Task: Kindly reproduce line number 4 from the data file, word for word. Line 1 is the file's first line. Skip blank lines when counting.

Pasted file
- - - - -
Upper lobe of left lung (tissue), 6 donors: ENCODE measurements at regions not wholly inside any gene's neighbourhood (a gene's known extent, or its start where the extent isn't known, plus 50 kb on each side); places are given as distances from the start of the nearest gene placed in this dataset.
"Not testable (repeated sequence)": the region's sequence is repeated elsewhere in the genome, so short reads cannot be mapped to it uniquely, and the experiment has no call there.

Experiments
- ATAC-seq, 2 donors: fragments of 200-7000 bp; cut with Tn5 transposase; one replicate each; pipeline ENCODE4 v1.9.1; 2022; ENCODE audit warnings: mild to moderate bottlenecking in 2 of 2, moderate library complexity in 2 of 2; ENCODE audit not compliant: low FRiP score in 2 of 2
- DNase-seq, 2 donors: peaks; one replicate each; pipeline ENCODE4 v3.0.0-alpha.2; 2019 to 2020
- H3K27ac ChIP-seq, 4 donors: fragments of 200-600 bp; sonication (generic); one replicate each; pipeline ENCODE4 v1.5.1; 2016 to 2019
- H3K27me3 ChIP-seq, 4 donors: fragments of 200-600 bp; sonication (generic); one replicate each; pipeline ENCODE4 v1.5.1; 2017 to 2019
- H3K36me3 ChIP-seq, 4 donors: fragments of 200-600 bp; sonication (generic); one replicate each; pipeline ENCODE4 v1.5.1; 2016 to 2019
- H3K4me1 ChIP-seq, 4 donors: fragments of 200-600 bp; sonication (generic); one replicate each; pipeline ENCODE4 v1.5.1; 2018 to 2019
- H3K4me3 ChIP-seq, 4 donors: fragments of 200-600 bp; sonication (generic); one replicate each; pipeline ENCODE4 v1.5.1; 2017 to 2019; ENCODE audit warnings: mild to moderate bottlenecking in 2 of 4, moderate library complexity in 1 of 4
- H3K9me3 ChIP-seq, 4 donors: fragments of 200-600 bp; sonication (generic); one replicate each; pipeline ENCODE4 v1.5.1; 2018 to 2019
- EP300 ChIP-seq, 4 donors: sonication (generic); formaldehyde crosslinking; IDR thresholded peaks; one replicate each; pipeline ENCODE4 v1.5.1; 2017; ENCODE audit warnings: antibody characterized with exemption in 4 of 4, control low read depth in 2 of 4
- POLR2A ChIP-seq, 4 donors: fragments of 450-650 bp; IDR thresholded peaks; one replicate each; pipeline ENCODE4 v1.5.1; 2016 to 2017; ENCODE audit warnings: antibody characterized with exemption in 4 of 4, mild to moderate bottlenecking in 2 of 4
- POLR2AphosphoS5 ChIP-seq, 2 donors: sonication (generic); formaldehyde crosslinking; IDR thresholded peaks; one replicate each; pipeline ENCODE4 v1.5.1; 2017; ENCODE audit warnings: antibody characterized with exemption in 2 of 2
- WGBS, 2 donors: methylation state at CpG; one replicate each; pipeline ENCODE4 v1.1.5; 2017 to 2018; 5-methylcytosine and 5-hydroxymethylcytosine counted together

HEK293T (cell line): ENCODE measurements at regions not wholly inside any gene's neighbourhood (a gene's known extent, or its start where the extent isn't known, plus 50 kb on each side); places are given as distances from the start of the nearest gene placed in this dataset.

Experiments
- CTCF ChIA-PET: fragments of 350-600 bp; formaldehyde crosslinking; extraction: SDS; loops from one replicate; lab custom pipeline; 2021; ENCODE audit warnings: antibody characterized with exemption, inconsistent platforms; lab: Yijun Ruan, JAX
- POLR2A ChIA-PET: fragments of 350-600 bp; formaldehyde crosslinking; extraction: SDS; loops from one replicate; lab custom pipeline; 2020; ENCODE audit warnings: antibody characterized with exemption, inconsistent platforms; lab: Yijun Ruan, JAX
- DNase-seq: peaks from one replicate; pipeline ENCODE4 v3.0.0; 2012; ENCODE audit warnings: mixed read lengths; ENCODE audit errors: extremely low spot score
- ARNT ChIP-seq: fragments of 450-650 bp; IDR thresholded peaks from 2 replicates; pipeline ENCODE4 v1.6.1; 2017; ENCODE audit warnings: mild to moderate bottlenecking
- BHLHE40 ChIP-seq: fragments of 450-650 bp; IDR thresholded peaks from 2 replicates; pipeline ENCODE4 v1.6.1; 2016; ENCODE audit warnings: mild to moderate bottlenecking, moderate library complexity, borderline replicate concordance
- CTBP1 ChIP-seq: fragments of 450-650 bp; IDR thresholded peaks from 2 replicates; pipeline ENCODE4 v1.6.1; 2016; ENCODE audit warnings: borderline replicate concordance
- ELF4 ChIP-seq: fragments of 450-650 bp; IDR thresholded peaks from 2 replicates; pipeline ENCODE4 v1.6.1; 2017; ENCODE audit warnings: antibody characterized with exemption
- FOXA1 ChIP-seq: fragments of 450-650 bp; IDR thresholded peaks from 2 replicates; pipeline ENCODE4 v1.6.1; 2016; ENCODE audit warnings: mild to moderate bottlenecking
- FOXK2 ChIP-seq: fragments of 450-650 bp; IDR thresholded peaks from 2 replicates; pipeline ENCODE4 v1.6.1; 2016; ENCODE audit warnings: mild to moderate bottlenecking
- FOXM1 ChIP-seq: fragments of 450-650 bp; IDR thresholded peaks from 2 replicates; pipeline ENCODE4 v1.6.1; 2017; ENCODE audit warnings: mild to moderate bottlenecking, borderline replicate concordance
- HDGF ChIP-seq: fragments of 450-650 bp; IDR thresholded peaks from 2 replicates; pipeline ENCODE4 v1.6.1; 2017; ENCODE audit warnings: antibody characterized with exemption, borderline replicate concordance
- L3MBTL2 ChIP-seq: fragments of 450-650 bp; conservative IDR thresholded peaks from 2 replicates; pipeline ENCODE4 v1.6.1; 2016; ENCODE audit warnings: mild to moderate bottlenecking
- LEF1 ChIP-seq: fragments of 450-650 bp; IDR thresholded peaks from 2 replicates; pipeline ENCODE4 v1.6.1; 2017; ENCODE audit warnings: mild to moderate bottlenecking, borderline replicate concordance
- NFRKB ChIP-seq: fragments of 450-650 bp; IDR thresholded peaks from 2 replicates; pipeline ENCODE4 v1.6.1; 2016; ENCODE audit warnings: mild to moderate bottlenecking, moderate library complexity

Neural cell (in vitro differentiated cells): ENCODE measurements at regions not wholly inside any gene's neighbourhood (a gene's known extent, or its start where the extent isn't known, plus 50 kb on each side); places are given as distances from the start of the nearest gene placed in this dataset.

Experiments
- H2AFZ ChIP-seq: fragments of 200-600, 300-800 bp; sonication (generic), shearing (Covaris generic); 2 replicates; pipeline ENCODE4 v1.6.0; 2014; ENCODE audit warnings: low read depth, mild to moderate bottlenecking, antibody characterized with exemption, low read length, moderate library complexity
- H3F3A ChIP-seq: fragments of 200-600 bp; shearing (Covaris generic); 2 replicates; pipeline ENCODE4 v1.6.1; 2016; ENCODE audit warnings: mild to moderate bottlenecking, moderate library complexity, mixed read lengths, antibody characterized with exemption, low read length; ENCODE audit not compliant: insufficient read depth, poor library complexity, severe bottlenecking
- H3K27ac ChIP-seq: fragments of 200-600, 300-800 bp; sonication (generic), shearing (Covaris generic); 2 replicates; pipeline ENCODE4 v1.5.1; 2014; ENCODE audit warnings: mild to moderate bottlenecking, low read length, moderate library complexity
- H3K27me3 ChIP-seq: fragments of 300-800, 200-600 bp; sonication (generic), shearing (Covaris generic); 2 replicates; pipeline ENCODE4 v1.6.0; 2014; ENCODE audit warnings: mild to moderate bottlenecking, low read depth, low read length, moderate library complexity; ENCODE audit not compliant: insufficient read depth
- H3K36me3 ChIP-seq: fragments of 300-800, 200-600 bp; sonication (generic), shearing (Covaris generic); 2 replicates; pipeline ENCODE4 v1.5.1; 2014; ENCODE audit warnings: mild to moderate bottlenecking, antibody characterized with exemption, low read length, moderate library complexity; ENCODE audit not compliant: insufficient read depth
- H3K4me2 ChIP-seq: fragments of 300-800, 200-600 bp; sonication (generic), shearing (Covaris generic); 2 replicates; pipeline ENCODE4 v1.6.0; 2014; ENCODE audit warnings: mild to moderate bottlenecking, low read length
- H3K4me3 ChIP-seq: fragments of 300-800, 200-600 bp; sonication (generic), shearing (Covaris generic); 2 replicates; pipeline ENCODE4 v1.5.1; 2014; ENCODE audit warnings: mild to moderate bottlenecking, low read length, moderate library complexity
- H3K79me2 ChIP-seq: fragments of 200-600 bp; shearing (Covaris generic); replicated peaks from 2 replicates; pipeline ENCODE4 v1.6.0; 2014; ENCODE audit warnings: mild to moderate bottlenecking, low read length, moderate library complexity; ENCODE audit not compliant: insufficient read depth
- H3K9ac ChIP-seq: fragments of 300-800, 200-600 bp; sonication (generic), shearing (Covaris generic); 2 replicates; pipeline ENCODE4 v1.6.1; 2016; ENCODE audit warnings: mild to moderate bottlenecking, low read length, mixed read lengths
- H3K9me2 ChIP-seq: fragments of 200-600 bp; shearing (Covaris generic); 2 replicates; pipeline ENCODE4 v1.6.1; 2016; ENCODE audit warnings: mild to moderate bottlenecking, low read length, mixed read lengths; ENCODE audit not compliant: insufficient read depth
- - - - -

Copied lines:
- ATAC-seq, 2 donors: fragments of 200-7000 bp; cut with Tn5 transposase; one replicate each; pipeline ENCODE4 v1.9.1; 2022; ENCODE audit warnings: mild to moderate bottlenecking in 2 of 2, moderate library complexity in 2 of 2; ENCODE audit not compliant: low FRiP score in 2 of 2